Edgar Allan Poe’s life was marred by tragedy. The maestro of the macabre never knew his birth parents: his father, David Poe Jr., abandoned the family when he was two while his mother, Elizabeth Arnold Poe, died of tuberculosis shortly thereafter. Orphaned, Poe was eventually adopted by John Allan, a successful tobacco merchant, and his wife Frances Valentine. Though Poe seemed to have an affectionate bond with his foster mother, he had a more turbulent relationship with John, who disapproved of the young boy’s literary aspirations and hoped he’d some day take over the family business. So strained did their relationship become that when John died in 1834, he left nothing for his adopted son.
Despite the sad string of misfortunes that struck his personal life, Poe did glimpse some professional recognition in his lifetime. In December 1835, he joined the staff at the Southern Literary Messenger where he established a reputation as a ruthless literary critic. In addition to his criticism, Poe published horror, poetry, essays and short fiction, many of which— including “The Tell-Tale Heart” and “The Fall of the House of Usher”— would go on to become perennial classics of American literature. But it was the immortal lines— “Once upon a midnight dreary, while I pondered, weak and weary”— that solidified his literary eminence forever. Though the 1845 publication of “The Raven” made him a household name, Poe still struggled to support himself financially and died broke after being found in an alleyway like a common drunkard.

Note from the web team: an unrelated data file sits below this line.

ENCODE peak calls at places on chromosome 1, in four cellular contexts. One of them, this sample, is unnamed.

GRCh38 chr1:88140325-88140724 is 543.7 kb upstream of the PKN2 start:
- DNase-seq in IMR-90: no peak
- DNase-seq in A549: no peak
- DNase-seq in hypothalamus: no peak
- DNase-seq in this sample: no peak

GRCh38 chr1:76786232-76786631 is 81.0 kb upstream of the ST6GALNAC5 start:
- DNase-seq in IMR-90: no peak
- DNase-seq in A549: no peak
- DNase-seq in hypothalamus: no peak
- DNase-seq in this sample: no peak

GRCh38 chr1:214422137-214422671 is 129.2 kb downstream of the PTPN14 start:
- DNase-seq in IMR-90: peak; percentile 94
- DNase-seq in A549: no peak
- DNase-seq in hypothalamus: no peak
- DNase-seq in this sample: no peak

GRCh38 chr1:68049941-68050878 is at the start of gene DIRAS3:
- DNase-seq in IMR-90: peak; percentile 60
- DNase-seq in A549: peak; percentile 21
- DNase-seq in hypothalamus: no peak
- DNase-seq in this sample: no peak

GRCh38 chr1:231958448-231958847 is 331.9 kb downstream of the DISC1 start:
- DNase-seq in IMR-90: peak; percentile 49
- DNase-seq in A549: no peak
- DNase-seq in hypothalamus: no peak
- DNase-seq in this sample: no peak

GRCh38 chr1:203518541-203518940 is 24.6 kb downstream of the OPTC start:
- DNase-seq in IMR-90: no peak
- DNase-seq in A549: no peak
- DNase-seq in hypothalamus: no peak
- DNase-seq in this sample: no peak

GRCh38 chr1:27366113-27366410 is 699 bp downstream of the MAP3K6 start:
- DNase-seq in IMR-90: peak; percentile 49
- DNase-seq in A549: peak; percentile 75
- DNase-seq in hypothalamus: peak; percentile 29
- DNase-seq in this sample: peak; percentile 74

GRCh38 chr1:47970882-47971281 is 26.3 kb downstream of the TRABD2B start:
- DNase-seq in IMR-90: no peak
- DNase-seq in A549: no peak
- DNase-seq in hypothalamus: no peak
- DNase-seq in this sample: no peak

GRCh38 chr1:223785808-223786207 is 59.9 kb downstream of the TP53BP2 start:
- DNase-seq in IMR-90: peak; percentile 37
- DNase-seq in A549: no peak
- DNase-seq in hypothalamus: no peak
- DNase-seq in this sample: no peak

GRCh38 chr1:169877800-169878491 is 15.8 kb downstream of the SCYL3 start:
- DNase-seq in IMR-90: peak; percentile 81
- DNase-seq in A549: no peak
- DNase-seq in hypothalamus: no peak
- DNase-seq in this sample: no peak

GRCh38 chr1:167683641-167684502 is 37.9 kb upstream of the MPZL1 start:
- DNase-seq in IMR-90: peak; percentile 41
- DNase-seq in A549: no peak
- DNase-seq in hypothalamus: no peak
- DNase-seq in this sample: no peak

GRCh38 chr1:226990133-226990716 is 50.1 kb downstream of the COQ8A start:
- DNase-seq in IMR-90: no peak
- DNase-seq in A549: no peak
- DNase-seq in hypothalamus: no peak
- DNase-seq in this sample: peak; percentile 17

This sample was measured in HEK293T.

More than one and a half centuries later, the impact of Poe’s legacy on literature is inestimable. Perhaps his greatest accomplishment was inventing the detective genre. His brilliant private eye C. Auguste Dupin would provide the prototype for such famous literary sleuths as Arthur Conan Doyle’s Sherlock Holmes and Agatha Christie’s Hercule Poirot. Much like his artistic successors, Dupin is an unusually perceptive— if bit eccentric— detective whose observational powers and deductive prowess help him solve the unsolvable. In the Dupin stories, Poe introduced the conventions that would come to define the detective genre: “The elements Poe invented, such as the reclusive genius detective, his ‘ordinary’ helper, the impossible crime, the incompetent police force, the armchair detection, the locked room mystery, have become firmly embedded in most mystery novels of today,” historians Helena Marković and Biliana Oklopčić write. Why did this genre become so popular in Poe’s day? The methodical detective who deciphered the “who-dun-it” and brought lawbreakers to justice appealed to the Enlightenment audience, who took pleasure in seeing reason triumph over wrongdoing. In addition, the figure of the lone detective unravelling enigmas that stumped even police spoke to a particularly American brand of renegade individualism. Today, the sort of murder mysteries Poe originated have inspired everyone from crime TV networks to Alfred Hitchcock.